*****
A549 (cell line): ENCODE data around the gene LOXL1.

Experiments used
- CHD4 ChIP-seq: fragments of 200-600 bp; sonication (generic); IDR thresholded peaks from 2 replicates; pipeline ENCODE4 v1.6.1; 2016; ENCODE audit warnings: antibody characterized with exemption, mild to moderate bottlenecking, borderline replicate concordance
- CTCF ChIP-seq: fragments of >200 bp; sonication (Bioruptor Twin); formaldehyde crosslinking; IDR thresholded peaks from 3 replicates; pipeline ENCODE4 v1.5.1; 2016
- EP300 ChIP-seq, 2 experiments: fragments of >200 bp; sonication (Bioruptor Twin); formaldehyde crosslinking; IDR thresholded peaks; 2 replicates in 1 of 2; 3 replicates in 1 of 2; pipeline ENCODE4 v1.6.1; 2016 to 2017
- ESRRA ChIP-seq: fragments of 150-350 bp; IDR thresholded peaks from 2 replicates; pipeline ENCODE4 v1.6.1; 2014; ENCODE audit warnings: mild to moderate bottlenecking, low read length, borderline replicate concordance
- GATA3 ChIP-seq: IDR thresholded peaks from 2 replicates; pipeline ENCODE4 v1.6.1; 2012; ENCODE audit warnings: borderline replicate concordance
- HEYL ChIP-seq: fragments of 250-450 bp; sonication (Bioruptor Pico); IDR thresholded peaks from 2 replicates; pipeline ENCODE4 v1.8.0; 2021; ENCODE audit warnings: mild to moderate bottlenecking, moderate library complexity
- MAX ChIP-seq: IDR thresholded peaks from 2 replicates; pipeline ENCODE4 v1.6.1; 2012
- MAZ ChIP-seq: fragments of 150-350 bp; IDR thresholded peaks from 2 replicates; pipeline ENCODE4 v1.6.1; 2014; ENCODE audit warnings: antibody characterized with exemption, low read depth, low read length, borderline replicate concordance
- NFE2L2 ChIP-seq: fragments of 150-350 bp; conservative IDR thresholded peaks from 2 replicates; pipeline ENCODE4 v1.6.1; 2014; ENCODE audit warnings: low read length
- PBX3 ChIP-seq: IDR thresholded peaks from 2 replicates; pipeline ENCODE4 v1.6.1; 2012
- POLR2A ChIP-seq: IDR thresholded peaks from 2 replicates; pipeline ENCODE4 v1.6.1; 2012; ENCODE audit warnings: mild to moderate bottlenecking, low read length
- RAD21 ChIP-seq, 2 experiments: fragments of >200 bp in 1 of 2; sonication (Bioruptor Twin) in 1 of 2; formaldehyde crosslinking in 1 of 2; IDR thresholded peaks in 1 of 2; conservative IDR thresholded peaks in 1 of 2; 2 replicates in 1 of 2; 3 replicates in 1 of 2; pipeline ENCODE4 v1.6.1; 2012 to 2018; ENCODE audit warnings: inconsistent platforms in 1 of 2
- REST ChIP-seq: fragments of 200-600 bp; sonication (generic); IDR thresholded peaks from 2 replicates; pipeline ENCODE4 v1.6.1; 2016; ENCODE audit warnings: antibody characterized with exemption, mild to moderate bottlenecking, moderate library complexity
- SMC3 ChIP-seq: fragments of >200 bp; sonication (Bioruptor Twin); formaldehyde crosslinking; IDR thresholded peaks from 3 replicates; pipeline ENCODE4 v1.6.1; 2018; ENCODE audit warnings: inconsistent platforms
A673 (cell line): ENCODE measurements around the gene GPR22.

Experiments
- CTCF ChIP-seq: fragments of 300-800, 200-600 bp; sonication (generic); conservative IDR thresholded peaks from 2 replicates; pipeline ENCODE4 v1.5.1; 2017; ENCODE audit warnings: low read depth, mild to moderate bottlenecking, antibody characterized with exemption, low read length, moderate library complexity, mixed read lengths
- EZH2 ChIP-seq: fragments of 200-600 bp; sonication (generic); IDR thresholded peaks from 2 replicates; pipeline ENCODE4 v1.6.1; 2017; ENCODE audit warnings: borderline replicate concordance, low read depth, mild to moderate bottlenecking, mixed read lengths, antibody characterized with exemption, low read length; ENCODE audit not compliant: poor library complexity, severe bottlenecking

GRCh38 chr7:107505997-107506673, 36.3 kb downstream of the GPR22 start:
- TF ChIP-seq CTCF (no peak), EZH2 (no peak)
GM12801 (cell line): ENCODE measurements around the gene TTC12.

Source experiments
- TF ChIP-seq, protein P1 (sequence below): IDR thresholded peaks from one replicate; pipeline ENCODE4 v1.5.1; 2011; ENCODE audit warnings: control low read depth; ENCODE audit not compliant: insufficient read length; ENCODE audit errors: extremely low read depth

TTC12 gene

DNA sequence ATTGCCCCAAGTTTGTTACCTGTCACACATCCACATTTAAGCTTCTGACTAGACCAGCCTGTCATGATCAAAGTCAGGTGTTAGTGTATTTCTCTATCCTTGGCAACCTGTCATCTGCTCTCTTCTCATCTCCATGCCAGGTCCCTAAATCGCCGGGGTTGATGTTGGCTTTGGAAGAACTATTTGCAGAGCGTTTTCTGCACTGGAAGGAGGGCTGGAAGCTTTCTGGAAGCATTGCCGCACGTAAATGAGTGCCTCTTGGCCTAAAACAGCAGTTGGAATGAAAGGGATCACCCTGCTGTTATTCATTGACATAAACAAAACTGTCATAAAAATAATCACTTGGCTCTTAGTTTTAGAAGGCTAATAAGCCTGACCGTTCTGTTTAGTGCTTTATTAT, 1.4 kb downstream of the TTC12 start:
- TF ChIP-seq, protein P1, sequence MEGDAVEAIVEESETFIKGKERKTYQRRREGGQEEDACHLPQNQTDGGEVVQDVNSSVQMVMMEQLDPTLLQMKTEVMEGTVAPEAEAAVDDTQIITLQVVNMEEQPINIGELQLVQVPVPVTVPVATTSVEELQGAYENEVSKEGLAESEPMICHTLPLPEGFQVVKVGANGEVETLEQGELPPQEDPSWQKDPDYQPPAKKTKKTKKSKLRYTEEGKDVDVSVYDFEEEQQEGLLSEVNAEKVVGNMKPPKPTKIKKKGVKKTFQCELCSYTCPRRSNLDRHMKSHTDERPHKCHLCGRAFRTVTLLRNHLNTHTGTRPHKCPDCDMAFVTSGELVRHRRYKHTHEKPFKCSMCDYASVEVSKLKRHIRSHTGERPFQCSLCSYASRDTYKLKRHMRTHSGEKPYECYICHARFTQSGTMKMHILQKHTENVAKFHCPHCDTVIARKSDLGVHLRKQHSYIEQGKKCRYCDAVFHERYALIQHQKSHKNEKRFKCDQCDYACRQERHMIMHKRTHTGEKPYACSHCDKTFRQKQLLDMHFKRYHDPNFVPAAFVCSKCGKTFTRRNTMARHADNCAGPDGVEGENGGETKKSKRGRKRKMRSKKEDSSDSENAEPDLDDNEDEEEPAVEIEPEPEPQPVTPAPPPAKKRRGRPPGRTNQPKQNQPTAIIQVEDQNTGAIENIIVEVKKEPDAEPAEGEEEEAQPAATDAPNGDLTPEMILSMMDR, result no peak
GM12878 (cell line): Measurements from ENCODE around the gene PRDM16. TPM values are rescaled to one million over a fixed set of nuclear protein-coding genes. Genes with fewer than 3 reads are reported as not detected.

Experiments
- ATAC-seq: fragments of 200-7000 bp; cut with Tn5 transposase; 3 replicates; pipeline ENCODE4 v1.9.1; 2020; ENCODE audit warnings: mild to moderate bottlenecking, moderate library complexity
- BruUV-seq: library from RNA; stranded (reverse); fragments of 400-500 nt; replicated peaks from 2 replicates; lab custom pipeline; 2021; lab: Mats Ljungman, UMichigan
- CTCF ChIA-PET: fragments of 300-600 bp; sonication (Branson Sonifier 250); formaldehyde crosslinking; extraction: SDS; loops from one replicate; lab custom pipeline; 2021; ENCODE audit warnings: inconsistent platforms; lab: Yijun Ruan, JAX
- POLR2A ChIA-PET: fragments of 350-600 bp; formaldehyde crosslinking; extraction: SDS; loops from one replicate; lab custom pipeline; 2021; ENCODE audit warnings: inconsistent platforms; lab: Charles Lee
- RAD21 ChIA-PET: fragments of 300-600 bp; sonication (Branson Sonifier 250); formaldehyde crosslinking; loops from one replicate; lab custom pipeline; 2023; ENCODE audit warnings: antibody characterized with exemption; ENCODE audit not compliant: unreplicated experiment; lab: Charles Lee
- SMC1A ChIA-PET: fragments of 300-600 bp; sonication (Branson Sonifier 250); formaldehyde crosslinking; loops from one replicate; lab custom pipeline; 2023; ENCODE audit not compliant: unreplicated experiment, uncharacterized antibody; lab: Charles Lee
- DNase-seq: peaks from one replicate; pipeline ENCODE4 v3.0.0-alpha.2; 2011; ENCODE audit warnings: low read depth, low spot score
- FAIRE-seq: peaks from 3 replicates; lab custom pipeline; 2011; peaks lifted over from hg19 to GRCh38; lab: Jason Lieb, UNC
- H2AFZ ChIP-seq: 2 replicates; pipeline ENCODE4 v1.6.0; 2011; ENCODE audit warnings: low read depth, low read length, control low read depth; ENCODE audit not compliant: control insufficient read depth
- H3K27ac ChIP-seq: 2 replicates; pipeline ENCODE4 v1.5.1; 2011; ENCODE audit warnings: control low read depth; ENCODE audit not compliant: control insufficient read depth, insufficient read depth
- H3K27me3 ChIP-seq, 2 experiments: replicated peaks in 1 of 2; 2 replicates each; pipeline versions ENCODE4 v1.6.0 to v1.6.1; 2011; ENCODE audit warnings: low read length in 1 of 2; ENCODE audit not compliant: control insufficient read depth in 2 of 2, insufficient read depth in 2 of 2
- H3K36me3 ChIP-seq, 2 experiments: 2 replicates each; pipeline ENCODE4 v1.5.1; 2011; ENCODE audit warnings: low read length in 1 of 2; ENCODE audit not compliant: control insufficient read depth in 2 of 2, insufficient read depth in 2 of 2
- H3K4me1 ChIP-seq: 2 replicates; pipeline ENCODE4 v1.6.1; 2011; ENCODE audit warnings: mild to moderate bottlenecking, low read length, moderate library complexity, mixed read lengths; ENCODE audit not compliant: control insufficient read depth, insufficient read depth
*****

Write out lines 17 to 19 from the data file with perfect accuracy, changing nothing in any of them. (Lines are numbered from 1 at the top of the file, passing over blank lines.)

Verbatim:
A673 (cell line): ENCODE measurements around the gene GPR22.

Experiments
- CTCF ChIP-seq: fragments of 300-800, 200-600 bp; sonication (generic); conservative IDR thresholded peaks from 2 replicates; pipeline ENCODE4 v1.5.1; 2017; ENCODE audit warnings: low read depth, mild to moderate bottlenecking, antibody characterized with exemption, low read length, moderate library complexity, mixed read lengths